The Instigator
Pro (for)
3 Points
The Contender
Con (against)
2 Points

We should bring back gladiators for the death penalty

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Voting Style: Open Point System: 7 Point
Started: 12/9/2016 Category: Entertainment
Updated: 1 year ago Status: Post Voting Period
Viewed: 1,394 times Debate No: 97881
Debate Rounds (4)
Comments (1)
Votes (1)




In ancient Roman times, the gladiatorial arena was an amazing spectacle to watch. and yet, we can no longer are allowed to make such games. However, I propose that we send people that commit violent crimes to a great gladiator pit every year to fight each other. The last man standing would be allowed to go to the military.

The arena would help in many ways, including, but not limited to:

Lower taxes. With all violent offenders going to fight in the death pits, prisons will not cost as much. Plus, the revenue it produces can pay for anything that the fights will require (armor, weapons, arena repairs, etc.). That way, it will stay private, and government cannot corrupt it. Which brings me to the next benefit.

Entertainment. People from all of the country if not the world would travel hundreds of miles to watch the games. People would become happier in general.

Justice. Basically, you get to watch a child rapist get gang-shanked.

Good luck


First, I'd like to thank my opponent for creating this debate, and wish him the best of luck.

My opponent's argument is, quite frankly, a sadistic and sociopathic one. I really don't have any other words for it. He completely dismisses the human element of the problem. At no point does he attempt to justify, or even address how it is OK to sentence people who have committed a violent crime to an equally violent death. We're in a civilized society, one that has moved past the barbaric "Eye for an eye" rules of old. It is incredibly cruel to say that people are deserving of horrible deaths. We need to behave mercifully towards all people. My opponent makes no case for how such a horrible practice would in any way be justifiable, and quite frankly it isn't. We've been moving towards a more humane form of executions or getting rid of them. To rebuild the brutal and sadistic games of the past is a massive step against progress. One bad mistake, one act of unrestrained anger resulting in a death should not justify sending someone to die in brutal combat. This would be a system that takes people's entire lives away for one mistake with no chance of retribution.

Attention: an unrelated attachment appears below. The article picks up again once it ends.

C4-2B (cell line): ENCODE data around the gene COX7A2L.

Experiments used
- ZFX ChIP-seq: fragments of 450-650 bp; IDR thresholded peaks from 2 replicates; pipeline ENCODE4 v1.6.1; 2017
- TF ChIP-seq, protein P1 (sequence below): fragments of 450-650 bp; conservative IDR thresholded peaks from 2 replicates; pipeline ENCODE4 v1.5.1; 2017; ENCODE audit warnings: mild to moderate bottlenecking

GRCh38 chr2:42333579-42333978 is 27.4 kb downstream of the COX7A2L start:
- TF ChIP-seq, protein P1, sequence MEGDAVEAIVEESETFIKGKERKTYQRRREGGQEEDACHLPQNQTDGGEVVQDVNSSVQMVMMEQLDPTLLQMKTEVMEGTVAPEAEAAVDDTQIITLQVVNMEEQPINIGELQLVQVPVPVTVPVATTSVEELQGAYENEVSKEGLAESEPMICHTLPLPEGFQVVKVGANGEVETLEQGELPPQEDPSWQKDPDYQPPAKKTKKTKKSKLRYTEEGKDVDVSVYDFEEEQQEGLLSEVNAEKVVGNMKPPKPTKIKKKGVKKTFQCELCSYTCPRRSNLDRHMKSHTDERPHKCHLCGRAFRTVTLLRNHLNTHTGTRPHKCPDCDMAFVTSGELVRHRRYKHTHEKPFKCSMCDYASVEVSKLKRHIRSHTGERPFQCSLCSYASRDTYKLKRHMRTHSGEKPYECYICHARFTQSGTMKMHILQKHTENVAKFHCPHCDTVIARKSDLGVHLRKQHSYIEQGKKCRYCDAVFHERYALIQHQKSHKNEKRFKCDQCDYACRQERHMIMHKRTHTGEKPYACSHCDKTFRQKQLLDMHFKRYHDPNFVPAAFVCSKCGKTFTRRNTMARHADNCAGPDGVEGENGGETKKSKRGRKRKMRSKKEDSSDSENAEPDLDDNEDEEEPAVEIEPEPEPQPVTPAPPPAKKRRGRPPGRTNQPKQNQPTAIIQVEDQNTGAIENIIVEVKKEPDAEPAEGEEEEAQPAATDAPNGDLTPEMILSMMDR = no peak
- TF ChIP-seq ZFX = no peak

Secondly, no legal system is fool-proof. 4.1% of people sentenced to death are innocent. This means one out of every twenty five men in that arena would be innocent. To sentence such a huge amount of peopel to such a sadistic form of death would be insanely cruel. By opponent could try to argue that they would only be sentenced to such a thing if the juries were 100% sure, but such a thing isn't possible. There's never 100% certainty of guilt. No, instead this act would not only punish an insanely high margin of people to a death they had not earned, but a particularly cruel and sadistic one.

Third, this system would be hugely unfair and biased. Unfortunately, with the way the justice system works, its the poor classes that are being forced into lifes of crime. Many of these people are no different from us, only in worse circumstances. Tell me, if you were in an awful life, and by robbing a bank you could improve it and help out your family, would you do it? For many of these people, they have no choice. Still, this system would hugely discriminate against these people just like you or I in these situations. Not only that, the rich who would be able to hire better lawyers and use their vast amount of wealth and influence would likely, as we see with the current system, get off a lot more. Thus, this system is hugely unfair and regressive.